Each morning, the Brothers are woken by the chapel bell at ten to eight. “I use it as an alarm clock,” confessed Hilary in a whisper, “I attend chapel only for funerals and when I read the lesson.” Breakfast follows in the Great Hall at eight-twenty, succeeded by morning coffee at eleven, lunch at one and afternoon tea at three – and thus time is measured out in the benign conditions of the Charterhouse. “A very silent brother who sat next to me came into lunch one day and died beside me,” Hilary admitted, “As it happens, there was a doctor who was only at the other side of the table and he was across the table like lightning – it was a beautiful way to go.”

The fifteenth century gate to the monastery is encompassed by an eighteenth century structure

Doorway and cubby hole for passing food through at the entrance to the former priory, dissolved in the fifteen-forties and  bricked up ever since.

Graffiti from the days this was the refectory for Charterhouse School

Chimney piece of the three graces and a chest that may have belonged to Thomas Sutton

The Great Hall

Bluebells and an ancient fig tree just coming into leaf at the entrance to the Charterhouse

Looking through to the chapel, with the relic of a door damaged an incendiary bomb

Thomas Sutton, the founder, has lain here for four centuries

Bubbles symbolise the futility of wordly fame

Vestments await the priest in the chapel

Graffiti carved by the bored schoolboys of the eighteen-fifties in the chapel

Note the spelling of “Clarkenwell” upon the memorial stone set into the floor

In the chapel

Eighteenth century dwelling built over the ancient gatehouse

Hilary Haydon in the cloister at the Charterhouse – “It’s always cool in here”

Tours of the Charterhouse are available by clicking here

8 Responses leave one →
  1. Jonathan S permalink
    April 11, 2014

    Very nice – this is one visit that I will look to make when visiting London later this year.

  2. April 11, 2014

    Fantastic photos – what a wonderful place to live. So glad this has not been destroyed! Valerie

  3. Elisabeth Mellen permalink
    April 11, 2014

    What a delight to read about this charming gentleman whom I also met, actually while on my way to Charterhouse earlier this year to take part in a museum education focus group. I was on the bus from Hackney and was unsure of where to alight, and fortunately spotted an impeccably attired gentleman who I was sure would know, and he did. Your readers might be interested to know of the partnership with the Museum of London which will soon open the Charterhouse to the public and limited schools visits as part of a regeneration of the area. Brothers will be intrinsically involved in the project, through giving tours of their home.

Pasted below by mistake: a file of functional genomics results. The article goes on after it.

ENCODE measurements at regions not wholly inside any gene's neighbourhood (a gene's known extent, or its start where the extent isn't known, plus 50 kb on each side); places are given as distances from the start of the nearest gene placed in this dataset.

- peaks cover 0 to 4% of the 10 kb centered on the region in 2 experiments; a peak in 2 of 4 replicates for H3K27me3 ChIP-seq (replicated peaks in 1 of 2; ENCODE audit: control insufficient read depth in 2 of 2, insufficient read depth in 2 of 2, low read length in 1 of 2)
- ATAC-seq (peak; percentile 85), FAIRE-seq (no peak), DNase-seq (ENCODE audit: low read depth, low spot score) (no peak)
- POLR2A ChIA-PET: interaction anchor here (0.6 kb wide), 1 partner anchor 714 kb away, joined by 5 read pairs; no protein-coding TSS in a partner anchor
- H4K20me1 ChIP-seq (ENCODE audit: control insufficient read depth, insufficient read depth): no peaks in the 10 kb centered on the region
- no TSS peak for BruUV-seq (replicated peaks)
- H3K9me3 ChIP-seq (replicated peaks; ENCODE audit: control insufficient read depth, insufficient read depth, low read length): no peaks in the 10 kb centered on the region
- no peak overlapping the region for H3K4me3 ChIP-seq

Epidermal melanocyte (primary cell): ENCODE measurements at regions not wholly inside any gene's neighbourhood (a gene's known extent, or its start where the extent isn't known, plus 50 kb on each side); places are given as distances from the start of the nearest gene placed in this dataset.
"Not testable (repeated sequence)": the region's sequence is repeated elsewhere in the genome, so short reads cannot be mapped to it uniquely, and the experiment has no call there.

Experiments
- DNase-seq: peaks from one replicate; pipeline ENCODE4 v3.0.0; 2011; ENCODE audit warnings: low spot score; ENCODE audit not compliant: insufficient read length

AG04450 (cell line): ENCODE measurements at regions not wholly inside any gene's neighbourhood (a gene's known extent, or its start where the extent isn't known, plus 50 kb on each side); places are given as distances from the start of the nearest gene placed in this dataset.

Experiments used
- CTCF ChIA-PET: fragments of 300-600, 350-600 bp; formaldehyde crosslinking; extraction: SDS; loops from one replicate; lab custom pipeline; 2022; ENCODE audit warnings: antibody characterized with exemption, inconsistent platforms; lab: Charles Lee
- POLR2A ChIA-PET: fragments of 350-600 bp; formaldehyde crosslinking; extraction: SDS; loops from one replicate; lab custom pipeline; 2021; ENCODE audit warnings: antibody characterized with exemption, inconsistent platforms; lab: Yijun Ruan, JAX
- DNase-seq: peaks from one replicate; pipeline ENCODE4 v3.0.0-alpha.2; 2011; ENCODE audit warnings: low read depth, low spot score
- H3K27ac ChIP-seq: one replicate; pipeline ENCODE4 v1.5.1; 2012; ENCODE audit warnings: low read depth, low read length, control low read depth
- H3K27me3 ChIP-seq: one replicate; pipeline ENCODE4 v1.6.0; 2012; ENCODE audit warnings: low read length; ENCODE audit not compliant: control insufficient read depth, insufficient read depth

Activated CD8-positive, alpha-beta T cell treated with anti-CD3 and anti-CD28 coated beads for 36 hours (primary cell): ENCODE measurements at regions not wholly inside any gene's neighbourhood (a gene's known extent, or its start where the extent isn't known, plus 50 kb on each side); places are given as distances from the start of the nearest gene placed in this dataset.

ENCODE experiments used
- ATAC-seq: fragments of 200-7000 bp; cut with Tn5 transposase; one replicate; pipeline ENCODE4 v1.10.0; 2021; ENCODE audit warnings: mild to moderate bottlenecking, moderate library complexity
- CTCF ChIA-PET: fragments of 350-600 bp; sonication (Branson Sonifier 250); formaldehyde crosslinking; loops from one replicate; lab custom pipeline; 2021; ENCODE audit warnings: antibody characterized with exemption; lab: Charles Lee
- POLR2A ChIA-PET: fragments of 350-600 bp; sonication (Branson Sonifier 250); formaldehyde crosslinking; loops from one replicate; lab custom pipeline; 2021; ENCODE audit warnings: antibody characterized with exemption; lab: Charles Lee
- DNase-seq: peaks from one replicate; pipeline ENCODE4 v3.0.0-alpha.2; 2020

4. April 11, 2014

    A place of peace and meditation — in the midst of the big city jungle!

    Love & Peace

  5. April 11, 2014

    Such a wonderful place – all services in the chapel are open to the public and I highly recommend these to any churchgoers out there!

  6. Pauline Taylor permalink
    May 5, 2014

    There seems to be a font in the background of one photo of the chapel. My great grandfather’s eldest child was baptised at St Thomas Charterhouse 3rd March 1861 so I wonder if this was the actual font that was used? This is another lovely interesting post, one of so many with family connections for me. Thank you.

  7. Ronald Victor Orange permalink
    June 30, 2015

    I have read the comments on Thomas Sutton by Lord Dacre of Glanton:(I live near Glanton), and very interesting they are.As a former Charterhouse school boy, and Regius Professor of History at Oxford, he knew how to find the relevant material.
    My younger daughter is hoping to get me elected as a brother, and the concept is alluring.However the prospect for success does not seem very high. R.V. Orange

  8. Brian Essery permalink
    November 19, 2018

    My 1st cousin John Lambert a single man who lived in Smith Street, Northampton Square had his funeral here in March 1824. Would you know a reason why this chapel was used? Do you know where was actually buried?